Q&A: Experian exec says biometrics won’t save you from mobile hacks

If you think your new iPhone’s Face ID facial recognition feature or your bank’s fancy new fingerprint scanner will guarantee privacy and block hackers from accessing sensitive personal or financial data, think again.

In the coming year, cyberattacks will zero in on biometric hacking and expose vulnerabilities in touch ID sensors, facial recognition technology and passcodes, according to a new report from credit reporting agency Experian Plc. While biometric data is considered the most secure method of authentication, it can be stolen or altered, and sensors can be manipulated, spoofed or suffer deterioration with too much use.

Even so, as much as 63% of enterprises have implemented or plan to roll out  biometric authentication systems to augment or replace less-secure passwords, Experian said in its report. The push toward biometric systems dates back to the turn of the century in the financial services industry.

Additionally, new security parameters dictated by the General Data Protection Regulation (GDPR) and other privacy regulations, are spurring greater adoption of biometrics as part of a multi-factor or stand-alone protection options.

As such, hackers are refocusing their attention, creating an uptick in attacks against touch screen, facial recognition and passcodes. Those were among the top five data breach trends for the past year, Experian noted in its report.

For example, in 2015, the Office of Personnel Management was breached, resulting in the theft of more than five million unencrypted fingerprints.

The report recommends that organizations ensure their biometric systems are secure in all layers. Biometric data should be encrypted and stored in secure servers. And while privacy regulations may eventually dictate how biometric data is treated, that information remains largely unregulated. Until sensors, scanners and other hardware can better detect anomalies, biometrics should be used as part of a multi-factor authentication system.

Computerworld spoke with Michael Bruemmer, vice president of Data Breach Resolution at Experian, about the report and its recommendations. Excerpts from that interview follow:

michael bruemmer 2016 Experian Experian
Michael Bruemmer, vice president of Data Breach Resolution at Experian.

For how long has there been an uptick in touch screen and facial recognition hacking and why is it expected to increase in 2019? “We’ve been in the data breach response business for 15 years now. We’ve serviced close to 27,000 breaches in that period of time…, 5,100 breaches in the last 12 months.

“We’ve been following biometrics for a while. Banking is one of five areas in the predictions where we’ve seen biometrics. Device access, whether an Android phone or an iPhone or a tablet or a PC, generally there’s some sort of biometric identification there. Law enforcement uses both retina scans and fingerprints… [and biometrics is used for] employees to punch in and out. And, of course the good old TSA is a great example at the airport, whether going through pre-check or clear – and having [a] passport or driver’s license [for] facial recognition checks.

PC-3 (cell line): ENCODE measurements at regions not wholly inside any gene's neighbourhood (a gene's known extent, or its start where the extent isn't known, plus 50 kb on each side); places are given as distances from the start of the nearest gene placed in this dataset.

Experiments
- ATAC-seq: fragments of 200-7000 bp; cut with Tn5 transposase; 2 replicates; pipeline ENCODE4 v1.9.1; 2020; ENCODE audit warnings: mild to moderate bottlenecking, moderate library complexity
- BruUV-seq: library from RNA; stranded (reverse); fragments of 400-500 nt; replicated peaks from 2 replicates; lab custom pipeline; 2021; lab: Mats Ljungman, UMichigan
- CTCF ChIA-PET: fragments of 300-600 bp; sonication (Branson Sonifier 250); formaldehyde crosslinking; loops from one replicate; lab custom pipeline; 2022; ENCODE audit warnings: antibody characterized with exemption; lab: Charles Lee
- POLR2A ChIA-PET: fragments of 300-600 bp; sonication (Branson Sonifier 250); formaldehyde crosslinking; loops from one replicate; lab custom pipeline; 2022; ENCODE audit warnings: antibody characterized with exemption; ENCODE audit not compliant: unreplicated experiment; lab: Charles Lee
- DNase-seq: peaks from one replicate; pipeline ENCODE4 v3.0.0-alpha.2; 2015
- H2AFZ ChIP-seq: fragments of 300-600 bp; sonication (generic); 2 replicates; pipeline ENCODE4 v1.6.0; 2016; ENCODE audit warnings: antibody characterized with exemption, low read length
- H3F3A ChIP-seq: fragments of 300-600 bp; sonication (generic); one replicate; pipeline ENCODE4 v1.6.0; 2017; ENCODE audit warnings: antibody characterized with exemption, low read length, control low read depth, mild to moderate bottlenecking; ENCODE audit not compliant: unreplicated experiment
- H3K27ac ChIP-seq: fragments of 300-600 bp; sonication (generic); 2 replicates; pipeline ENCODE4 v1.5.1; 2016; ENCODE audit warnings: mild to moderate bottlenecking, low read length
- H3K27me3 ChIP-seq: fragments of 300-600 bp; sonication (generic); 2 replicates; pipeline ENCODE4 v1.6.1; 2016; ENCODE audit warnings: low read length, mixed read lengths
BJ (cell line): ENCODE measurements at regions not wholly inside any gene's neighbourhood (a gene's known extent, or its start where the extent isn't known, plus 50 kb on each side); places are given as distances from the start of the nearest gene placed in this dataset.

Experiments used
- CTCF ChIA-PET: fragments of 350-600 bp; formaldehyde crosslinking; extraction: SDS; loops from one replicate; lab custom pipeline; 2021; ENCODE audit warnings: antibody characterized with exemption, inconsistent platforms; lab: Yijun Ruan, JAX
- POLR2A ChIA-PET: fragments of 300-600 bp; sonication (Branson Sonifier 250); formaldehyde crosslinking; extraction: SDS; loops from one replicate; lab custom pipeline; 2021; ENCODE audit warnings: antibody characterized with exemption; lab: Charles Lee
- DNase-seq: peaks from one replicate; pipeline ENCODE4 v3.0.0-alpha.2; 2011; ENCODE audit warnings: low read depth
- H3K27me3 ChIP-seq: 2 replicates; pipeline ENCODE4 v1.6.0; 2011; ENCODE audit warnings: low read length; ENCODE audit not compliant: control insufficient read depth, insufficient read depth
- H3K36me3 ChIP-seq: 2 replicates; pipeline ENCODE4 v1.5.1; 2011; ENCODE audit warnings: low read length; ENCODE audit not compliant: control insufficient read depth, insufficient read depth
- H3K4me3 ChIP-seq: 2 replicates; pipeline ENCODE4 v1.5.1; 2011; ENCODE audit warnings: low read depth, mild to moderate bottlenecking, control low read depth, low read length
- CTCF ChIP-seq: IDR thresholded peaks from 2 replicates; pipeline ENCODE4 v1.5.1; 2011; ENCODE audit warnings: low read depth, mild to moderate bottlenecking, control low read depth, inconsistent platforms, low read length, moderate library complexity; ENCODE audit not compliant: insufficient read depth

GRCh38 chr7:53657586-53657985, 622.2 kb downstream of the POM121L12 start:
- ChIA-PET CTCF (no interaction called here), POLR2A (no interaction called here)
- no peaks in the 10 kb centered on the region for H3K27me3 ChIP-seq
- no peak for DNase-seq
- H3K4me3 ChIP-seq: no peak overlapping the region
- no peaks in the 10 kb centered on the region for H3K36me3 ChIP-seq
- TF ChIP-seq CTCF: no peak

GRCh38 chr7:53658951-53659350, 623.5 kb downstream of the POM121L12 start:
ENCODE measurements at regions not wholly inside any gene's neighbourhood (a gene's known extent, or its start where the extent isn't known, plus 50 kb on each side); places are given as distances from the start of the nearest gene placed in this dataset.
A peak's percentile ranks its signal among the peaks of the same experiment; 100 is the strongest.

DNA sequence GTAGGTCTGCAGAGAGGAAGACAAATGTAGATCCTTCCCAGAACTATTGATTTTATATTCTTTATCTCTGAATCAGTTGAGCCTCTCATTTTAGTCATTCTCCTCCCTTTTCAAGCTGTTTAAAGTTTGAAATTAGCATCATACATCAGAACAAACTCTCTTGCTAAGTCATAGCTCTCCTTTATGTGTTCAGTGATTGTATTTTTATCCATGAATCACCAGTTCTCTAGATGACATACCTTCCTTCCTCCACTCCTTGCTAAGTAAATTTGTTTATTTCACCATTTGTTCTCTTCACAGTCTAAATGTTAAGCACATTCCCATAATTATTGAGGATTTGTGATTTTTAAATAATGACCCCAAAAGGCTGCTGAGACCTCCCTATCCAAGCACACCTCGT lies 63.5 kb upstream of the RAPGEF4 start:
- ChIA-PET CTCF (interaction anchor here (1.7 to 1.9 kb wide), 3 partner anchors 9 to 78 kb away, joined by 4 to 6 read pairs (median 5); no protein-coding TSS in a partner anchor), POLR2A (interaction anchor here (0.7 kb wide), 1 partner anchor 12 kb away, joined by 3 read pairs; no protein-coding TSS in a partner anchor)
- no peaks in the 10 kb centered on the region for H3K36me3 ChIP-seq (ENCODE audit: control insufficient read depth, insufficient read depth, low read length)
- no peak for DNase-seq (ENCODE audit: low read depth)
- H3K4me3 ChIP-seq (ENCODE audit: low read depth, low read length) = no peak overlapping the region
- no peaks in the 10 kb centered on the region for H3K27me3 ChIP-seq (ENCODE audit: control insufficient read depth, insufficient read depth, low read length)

“The reason it’s risen this year is there have been a number of examples, most recently in the last week, that revealed how 3D printing could be used to make a plastic copy of your finger prints or more importantly a rudimentary face that would fool an iPhone in terms of the new facial recognition feature.

“It doesn’t take much to defeat biometrics; if it’s the only security layer, then you have the keys to the kingdom.

“So, with our recommendation, we say biometrics is very good…, but you can’t depend on it as your only layer of protection. You need a secondary or tertiary level of authentication.”

Other than the unscrupulous hackers, who’s to blame for the flaws in biometric authentication? “There are a number of ways every security system, not limited to biometrics, can be duped. And most of it, as we have found in post breach research, is due to some form of human error. Biometrics themselves may be very strong, just like malware protection or device security, but the hackers look for a [human] weakness. For example, biometrics may have different levels of sensitivity, and if the person setting up the biometrics doesn’t turn up the sensitivity high enough, more people are easily able to get in. If you turn it up too high, you have too many people rejected.

“Point I’m making is 80% to 85% of all breaches we service have a root cause in employees not doing the right thing, making a mistake, doing stupid stuff. It’s not necessarily that the hackers are so smart that they have all these different attack vectors that are so much better than the company’s security; they’re looking for the weakest link, and generally employees are the weakest link.”